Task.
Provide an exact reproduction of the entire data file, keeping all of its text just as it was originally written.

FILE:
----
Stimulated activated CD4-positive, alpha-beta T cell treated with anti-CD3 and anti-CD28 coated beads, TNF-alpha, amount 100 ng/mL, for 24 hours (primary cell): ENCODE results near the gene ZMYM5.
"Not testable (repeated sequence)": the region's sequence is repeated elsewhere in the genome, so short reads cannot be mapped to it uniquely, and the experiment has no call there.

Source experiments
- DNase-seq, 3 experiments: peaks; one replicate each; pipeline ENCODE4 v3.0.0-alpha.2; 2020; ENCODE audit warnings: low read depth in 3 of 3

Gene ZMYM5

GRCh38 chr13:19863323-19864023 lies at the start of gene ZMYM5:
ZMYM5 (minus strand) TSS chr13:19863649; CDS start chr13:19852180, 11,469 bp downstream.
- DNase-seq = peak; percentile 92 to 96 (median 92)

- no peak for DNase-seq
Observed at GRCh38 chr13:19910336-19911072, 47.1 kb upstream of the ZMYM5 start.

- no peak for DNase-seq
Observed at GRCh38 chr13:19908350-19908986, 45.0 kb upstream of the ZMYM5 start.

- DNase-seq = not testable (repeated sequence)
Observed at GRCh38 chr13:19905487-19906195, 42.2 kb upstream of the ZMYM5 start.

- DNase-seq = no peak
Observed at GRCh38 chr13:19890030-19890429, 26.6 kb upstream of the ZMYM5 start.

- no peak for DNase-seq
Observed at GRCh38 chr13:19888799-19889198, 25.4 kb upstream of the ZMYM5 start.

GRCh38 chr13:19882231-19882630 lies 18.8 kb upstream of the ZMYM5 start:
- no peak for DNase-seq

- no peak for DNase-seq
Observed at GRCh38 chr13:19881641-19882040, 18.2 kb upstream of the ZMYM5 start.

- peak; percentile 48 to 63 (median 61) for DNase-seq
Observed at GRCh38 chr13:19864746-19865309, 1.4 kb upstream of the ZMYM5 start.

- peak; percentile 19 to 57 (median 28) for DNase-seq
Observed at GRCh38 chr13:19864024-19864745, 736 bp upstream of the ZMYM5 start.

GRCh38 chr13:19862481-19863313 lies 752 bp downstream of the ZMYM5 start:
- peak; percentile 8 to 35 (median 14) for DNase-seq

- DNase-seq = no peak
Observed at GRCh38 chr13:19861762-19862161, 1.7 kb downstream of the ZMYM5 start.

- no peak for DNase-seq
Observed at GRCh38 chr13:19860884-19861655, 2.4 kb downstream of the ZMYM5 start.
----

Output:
Stimulated activated CD4-positive, alpha-beta T cell treated with anti-CD3 and anti-CD28 coated beads, TNF-alpha, amount 100 ng/mL, for 24 hours (primary cell): ENCODE results near the gene ZMYM5.
"Not testable (repeated sequence)": the region's sequence is repeated elsewhere in the genome, so short reads cannot be mapped to it uniquely, and the experiment has no call there.

Source experiments
- DNase-seq, 3 experiments: peaks; one replicate each; pipeline ENCODE4 v3.0.0-alpha.2; 2020; ENCODE audit warnings: low read depth in 3 of 3

Gene ZMYM5

GRCh38 chr13:19863323-19864023 lies at the start of gene ZMYM5:
ZMYM5 (minus strand) TSS chr13:19863649; CDS start chr13:19852180, 11,469 bp downstream.
- DNase-seq = peak; percentile 92 to 96 (median 92)

- no peak for DNase-seq
Observed at GRCh38 chr13:19910336-19911072, 47.1 kb upstream of the ZMYM5 start.

- no peak for DNase-seq
Observed at GRCh38 chr13:19908350-19908986, 45.0 kb upstream of the ZMYM5 start.

- DNase-seq = not testable (repeated sequence)
Observed at GRCh38 chr13:19905487-19906195, 42.2 kb upstream of the ZMYM5 start.

- DNase-seq = no peak
Observed at GRCh38 chr13:19890030-19890429, 26.6 kb upstream of the ZMYM5 start.

- no peak for DNase-seq
Observed at GRCh38 chr13:19888799-19889198, 25.4 kb upstream of the ZMYM5 start.

GRCh38 chr13:19882231-19882630 lies 18.8 kb upstream of the ZMYM5 start:
- no peak for DNase-seq

- no peak for DNase-seq
Observed at GRCh38 chr13:19881641-19882040, 18.2 kb upstream of the ZMYM5 start.

- peak; percentile 48 to 63 (median 61) for DNase-seq
Observed at GRCh38 chr13:19864746-19865309, 1.4 kb upstream of the ZMYM5 start.

- peak; percentile 19 to 57 (median 28) for DNase-seq
Observed at GRCh38 chr13:19864024-19864745, 736 bp upstream of the ZMYM5 start.

GRCh38 chr13:19862481-19863313 lies 752 bp downstream of the ZMYM5 start:
- peak; percentile 8 to 35 (median 14) for DNase-seq

- DNase-seq = no peak
Observed at GRCh38 chr13:19861762-19862161, 1.7 kb downstream of the ZMYM5 start.

- no peak for DNase-seq
Observed at GRCh38 chr13:19860884-19861655, 2.4 kb downstream of the ZMYM5 start.